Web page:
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The Great American Outlaw - A Legacy of Fact and Fiction (Paperback, New edition) Loot Price: R307
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The Great American Outlaw - A Legacy of Fact and Fiction (Paperback, New edition): Frank Richard Prassel
The Great American Outlaw - A Legacy of Fact and Fiction (Paperback, New edition): Frank Richard Prassel

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The Great American Outlaw - A Legacy of Fact and Fiction (Paperback, New edition)

Frank Richard Prassel

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List price R377 Loot Price R307 Discovery Miles 3 070 You Save R70 (19%)

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An engaging and anecdotal exploration by Praasel (Criminal Justice/Univ. of Arkansas; The Western Peace Officer, 1992 - not reviewed) of the background, history, legends, social contexts, and representations of the outlaw, from Robin Hood to Thelma and Louise. Fugitives declared by the courts as outside the protection of the law, their rights and property forfeited, their lives endangered, outlaws are a curious combination of victim and villain, violence and innocence, independence and depravity - a symbol of resistance to society's injustices and a major threat to society. From England's highwaymen, pirates, and witches to America's cattle rustlers, train robbers, and gangsters, Prassel juxtaposes the miserable, lonely, hunted, brutal, and dangerous real lives of outlaws with the idealizations that have appeared in folk ballads (he offers a collection), novels, films (as in the very first narrative film, 1903's The Great Train Robbery), and on radio and TV. His outlaws include Captain Kidd and Billy the Kid, Dillinger and E.T., Sawney Beane (the prototype of Sweeney Todd) and Patty Hearst, Daniel Boone and Manuel Noriega - an odd assortment, admittedly subjective, primarily Anglo-Saxon and Hispanic, and violating the orderly classification with which he started. Some of Prassel's examples require an imaginative stretch - the chapter on women, for instance, starts predictably with English pirates and prostitutes but moves on to film stars, the femme fatale, the sexual temptress originated by Theda Bara and consummated in Kathleen Turner. Underlying themes include the contrapuntal relationship between the law and the outlaw, the contributions of law enforcement to crime, and the odd alliance between criminals and show business. An excellent introduction that raises such major questions as why creative artists are so fascinated by outlaws and why crime permeates popular culture in a relatively peaceful society. (Kirkus Reviews)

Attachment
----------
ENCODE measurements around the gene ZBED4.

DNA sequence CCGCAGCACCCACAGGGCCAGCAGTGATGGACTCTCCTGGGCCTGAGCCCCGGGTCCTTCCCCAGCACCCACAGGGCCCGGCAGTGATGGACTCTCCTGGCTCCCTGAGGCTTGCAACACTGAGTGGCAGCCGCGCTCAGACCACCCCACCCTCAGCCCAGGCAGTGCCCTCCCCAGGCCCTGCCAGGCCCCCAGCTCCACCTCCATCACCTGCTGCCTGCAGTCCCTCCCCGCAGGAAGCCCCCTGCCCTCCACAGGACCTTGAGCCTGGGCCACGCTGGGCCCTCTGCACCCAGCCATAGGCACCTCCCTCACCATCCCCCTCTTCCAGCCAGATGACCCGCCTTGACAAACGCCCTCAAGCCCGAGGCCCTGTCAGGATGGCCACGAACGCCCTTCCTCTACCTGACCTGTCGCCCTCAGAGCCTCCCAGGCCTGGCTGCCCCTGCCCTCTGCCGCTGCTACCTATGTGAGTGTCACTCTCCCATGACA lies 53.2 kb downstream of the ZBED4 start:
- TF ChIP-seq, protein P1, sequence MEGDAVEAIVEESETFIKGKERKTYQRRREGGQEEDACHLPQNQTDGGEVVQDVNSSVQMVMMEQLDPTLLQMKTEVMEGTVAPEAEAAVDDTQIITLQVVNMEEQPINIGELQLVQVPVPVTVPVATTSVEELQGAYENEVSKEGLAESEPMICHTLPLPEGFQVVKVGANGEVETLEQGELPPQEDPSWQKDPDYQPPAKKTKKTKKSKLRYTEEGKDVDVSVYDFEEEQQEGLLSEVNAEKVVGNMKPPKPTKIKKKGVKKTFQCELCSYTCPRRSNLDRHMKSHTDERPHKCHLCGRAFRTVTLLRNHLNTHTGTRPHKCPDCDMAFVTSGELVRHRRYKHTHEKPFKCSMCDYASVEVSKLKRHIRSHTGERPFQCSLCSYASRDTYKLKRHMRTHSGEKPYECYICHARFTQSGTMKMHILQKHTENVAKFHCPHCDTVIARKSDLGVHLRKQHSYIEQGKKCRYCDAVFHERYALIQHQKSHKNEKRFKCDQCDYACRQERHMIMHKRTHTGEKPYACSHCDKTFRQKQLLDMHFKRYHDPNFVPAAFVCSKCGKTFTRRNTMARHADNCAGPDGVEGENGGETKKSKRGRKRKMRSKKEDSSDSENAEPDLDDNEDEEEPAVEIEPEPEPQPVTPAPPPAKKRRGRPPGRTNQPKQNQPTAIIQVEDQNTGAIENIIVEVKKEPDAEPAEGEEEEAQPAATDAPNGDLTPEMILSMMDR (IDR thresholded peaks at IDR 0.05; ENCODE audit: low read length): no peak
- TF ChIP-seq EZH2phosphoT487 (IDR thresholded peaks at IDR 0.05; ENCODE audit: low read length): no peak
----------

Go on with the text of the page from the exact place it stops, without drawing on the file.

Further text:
This book explores in depth the origins, development, and prospects of outlawry and of the relationship of outlaws to the social conditions of changing times.

Throughout American history you will find larger-than-life brigands in every period and every region. Often, because we hunger for simple justice, we romanticize them to the point of being unable to separate fact from fiction. Frank Richard Prassel brings this home in a thorough and fascinating examination of the concept of outlawry from Robin Hood, Dick Turpin, and Blackbeard through Jean Lafitte, Pancho Villa, and Billy the Kid to more modern personalities such as John Dillinger, Claude Dallas, and D. B. Cooper. A separate chapter on molls, plus equal treatment in the histories of gangs, traces women's involvement in outlaw activities.

Prassel covers the folklore as well as the facts, even including an appendix of ballads by and about outlaws. He makes clear how this motley group of bandits, pirates, highwaymen, desperadoes, rebels, hoodlums, renegades, gangsters, and fugitives--who stand tall in myth--wither in the light of truth, but flourish in the movies. As he tells the stories, there is little to confirm that Jesse and Frank James, Butch Cassidy and the Sundance Kid, the Daltons, Pretty Boy Floyd, Ma Barker, Clyde Barrow and Bonnie Parker, Belle Starr, the Apache Kid, or any of the so-called good badmen, did anything that did not enrich or otherwise benefit themselves. But there is plenty of evidence, in the form of slain victims and ruined lives, to show how many ways they caused harm.

"The Great American Outlaw "is as much an excellent survey on the phenomenon as it is a brilliant exposition of the larger than-life figures who created it. Above all, it is a tribute to that aspect of humanity that Americans admire most and that Prassel describes as a willingness "to fight, however hopelessly, against exhibitions of privilege."

General

Imprint: University of Oklahoma Press
Country of origin: United States
Release date: August 1996
First published: September 1996
Authors: Frank Richard Prassel
Dimensions: 235 x 152 x 24mm (L x W x T)
Format: Paperback
Pages: 432
Edition: New edition
ISBN-13: 978-0-8061-2842-9
Categories: Promotions
Books > Social sciences > Sociology, social studies > Crime & criminology
Books > Social sciences > Sociology, social studies > Crime & criminology > General
Books > Humanities > History > History of specific subjects > Social & cultural history
Books > History > History of specific subjects > Social & cultural history
LSN: 0-8061-2842-9
Barcode: 9780806128429

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